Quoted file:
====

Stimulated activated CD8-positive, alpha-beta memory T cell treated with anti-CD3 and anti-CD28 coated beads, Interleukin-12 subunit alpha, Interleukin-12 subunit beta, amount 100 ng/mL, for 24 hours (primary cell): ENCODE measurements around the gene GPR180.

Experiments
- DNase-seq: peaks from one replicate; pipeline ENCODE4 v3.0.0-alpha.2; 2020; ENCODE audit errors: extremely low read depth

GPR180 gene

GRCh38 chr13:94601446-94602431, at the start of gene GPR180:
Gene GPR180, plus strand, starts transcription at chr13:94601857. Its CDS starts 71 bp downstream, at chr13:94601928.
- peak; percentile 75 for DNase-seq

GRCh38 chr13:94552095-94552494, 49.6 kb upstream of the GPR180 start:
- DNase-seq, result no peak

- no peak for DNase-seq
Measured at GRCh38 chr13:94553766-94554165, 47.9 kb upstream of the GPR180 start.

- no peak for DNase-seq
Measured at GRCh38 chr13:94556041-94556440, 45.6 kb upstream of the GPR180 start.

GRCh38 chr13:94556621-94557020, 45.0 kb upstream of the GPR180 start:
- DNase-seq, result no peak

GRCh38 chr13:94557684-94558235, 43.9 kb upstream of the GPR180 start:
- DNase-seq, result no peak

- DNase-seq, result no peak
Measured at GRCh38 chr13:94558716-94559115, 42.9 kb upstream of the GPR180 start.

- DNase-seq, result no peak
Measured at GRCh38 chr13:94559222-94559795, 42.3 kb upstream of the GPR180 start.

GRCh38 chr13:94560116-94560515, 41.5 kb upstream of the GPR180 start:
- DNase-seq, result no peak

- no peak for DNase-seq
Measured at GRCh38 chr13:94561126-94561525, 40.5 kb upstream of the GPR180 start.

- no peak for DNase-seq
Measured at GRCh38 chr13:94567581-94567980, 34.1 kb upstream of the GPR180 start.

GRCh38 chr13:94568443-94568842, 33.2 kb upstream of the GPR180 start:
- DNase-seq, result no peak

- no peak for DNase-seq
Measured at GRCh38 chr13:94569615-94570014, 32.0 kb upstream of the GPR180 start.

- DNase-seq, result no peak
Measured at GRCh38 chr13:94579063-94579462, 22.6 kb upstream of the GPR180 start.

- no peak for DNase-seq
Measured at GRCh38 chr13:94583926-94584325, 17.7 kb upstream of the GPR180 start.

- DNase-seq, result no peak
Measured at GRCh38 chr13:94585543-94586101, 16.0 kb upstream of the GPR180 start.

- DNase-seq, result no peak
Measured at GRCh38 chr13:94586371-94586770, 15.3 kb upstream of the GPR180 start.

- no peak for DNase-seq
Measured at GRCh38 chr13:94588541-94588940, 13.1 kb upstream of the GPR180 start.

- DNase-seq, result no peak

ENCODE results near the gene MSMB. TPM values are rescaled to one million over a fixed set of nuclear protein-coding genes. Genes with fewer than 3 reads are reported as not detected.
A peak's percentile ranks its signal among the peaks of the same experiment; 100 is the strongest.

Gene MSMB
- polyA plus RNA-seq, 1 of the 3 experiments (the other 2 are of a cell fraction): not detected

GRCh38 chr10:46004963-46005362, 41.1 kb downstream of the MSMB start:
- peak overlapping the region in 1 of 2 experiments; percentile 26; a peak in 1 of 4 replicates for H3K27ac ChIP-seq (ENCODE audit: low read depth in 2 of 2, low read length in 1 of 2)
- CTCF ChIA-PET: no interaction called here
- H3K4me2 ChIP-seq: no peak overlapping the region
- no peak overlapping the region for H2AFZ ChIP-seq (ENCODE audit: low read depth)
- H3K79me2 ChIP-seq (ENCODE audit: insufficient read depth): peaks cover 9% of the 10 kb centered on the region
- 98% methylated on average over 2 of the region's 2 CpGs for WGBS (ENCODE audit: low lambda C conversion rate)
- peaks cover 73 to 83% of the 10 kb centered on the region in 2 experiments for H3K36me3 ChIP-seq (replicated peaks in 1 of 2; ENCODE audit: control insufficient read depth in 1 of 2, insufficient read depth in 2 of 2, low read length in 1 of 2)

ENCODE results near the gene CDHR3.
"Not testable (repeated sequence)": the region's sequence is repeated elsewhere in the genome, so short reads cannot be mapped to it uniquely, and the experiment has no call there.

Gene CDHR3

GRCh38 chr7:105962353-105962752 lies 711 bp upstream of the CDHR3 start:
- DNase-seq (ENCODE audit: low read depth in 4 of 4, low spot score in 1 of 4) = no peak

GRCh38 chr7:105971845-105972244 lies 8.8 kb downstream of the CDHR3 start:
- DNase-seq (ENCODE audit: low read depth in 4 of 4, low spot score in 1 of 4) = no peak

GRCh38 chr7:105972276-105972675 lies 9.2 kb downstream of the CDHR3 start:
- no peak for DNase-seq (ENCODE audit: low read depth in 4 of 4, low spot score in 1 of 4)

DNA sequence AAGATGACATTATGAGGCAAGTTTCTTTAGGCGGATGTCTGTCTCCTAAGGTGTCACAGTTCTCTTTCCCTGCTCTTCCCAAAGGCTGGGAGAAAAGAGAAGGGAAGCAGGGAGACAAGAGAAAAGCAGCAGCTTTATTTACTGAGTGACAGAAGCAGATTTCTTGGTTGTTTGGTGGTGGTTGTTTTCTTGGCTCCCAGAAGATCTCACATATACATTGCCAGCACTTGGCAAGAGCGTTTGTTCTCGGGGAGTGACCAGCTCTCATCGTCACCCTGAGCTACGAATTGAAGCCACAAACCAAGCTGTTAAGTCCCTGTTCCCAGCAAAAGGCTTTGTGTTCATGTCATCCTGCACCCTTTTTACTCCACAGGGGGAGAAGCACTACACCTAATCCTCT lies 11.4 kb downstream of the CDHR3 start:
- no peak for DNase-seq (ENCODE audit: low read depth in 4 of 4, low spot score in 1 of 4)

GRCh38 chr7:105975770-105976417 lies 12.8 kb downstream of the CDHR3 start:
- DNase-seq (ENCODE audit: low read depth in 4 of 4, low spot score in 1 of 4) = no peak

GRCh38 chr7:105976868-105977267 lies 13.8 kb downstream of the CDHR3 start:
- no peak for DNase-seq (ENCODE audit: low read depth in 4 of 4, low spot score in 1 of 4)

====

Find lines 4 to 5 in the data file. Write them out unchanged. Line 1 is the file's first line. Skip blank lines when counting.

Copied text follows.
GPR180 gene

GRCh38 chr13:94601446-94602431, at the start of gene GPR180: